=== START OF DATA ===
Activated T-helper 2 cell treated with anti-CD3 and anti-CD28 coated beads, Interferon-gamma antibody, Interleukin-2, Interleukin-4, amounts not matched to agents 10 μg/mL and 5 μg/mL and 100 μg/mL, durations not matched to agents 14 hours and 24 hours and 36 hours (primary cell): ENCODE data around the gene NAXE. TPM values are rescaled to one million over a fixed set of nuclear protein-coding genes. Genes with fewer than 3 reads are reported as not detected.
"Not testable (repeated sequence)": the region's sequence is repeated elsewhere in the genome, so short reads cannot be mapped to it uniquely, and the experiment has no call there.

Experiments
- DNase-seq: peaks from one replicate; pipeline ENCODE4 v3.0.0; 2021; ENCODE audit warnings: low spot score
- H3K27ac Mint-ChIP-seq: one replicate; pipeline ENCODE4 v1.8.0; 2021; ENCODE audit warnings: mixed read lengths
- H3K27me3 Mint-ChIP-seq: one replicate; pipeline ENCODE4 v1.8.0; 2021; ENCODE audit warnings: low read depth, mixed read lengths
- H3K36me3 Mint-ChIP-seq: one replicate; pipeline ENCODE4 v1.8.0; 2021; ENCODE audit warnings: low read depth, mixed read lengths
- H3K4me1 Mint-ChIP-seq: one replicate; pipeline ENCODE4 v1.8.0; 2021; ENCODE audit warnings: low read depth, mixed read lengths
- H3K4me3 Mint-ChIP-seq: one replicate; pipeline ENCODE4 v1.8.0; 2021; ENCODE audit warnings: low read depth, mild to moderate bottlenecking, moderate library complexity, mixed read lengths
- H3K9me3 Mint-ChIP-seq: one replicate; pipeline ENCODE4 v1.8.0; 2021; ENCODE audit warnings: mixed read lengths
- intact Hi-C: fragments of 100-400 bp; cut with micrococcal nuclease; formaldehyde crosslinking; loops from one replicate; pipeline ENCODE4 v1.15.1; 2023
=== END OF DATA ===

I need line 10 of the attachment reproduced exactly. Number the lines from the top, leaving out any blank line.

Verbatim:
- H3K9me3 Mint-ChIP-seq: one replicate; pipeline ENCODE4 v1.8.0; 2021; ENCODE audit warnings: mixed read lengths